NORTHFIELD — It has been 75 years since Harvey D. Johnson, a 23-year old pilot from Northfield stationed in London, made a decision that would save hundreds of lives but cost him his.

On Nov. 19, Johnson’s family and many others came to an open house at American Legion Post 295, which is named in Johnson’s honor. Letters and memorabilia about Johnson filled the tables in the post. They talked about Johnson, the circumstances that led to his death and fact the people of Walthamstow, England, still honor the young pilot they never met but whose legend has survived three-quarters of a century.

According to his half-brother Paul Johnson, of Harrisburg, Pennsylvania, who has done a great deal of research on his brother, who died years before he was born, Harvey was a second lieutenant in the Army Air Corps at the time of his death and was scheduled to go on a reconnaissance mission across the English Channel, taking photos with other members of the squadron, but had engine problems and stayed behind. He set off on the flight the following day, only to have further mechanical difficulties.

“He was flying over the neighborhood of Walthamstow when he started to have engine difficulties,” his brother said. “It was a pretty densely populated town, and he knew that a lot of people could be killed if he bailed out and let the plane crash. So he directed the plane to a nearby soccer field. It was too short to land on, and the plane crashed and Harvey was killed.” The crash was Nov. 22, 1942.

The United States entered World War II in 1941, but the British had already suffered heavy losses from the German blitz of London in 1940 and were very happy to have the Americans in the fight.

“Harvey’s death was significant to the British and certainly to the people of Walthamstow who knew that he had made the choice to guide his plane to its crash landing in order to protect those people living nearby,” said Paul Johnson.

While Paul Johnson said he cannot say with 100 percent authority, he was told Winston Churchill contacted Harvey Johnson’s mother to express his condolences after the crash. The younger Johnson said his brother has the distinction of having his name read aloud in the British House of Commons noting his bravery and sacrifice.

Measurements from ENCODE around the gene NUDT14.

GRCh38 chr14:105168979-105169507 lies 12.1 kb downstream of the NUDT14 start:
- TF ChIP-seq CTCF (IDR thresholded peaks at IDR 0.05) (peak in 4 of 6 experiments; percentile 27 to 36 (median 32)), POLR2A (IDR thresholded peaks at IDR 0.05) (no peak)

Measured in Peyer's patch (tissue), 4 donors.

He received the Distinguished Flying Cross posthumously, and the letter is signed by General George Marshall.

A quick Google search of Harvey D. Johnson will give many newspaper accounts of the events of that day. A memorial in honor of the young pilot was constructed using part of the propeller from his plane with a plaque from the people of Walthamstow.

Paul Johnson and his wife, Terry, have traveled to Walthamstow several times, as have other members of the extended Johnson family. All who commented during the open house said they were treated like honored guests during their visits. An active historical society has kept many detailed records of Harvey Johnson.

Jeff Long, of Northfield, attended the American Legion open house. He wanted to learn more about the man whose name is on the building. Long said he did a little research and found a Facebook page, Walthamstow Memories, and after some communication with a person associated with the Walthamstow Historical Society, he explained that an open house commemorating Harvey Johnson’s crash was set for Nov. 19. In his honor that day, on both sides of the Atlantic, a moment of silence was held for Johnson at 4 p.m. in Northfield and 9 p.m. in Walthamstow.

Terry Johnson said Harvey Johnson’s monument is stored in the basement of the Walthamstow Historical Society and suggested what a wonderful thing it would be to be able to bring that memorial home to have outside the building that bears Harvey’s name. Mark Doherty, commander of the Northfield American Legion, said he is in full support of bringing it to a final resting place in Northfield.

Harvey D. Johnson American Legion Post 295 is located at 232 W. Mill Road in Northfield. For additional information, call 609-233-0216.

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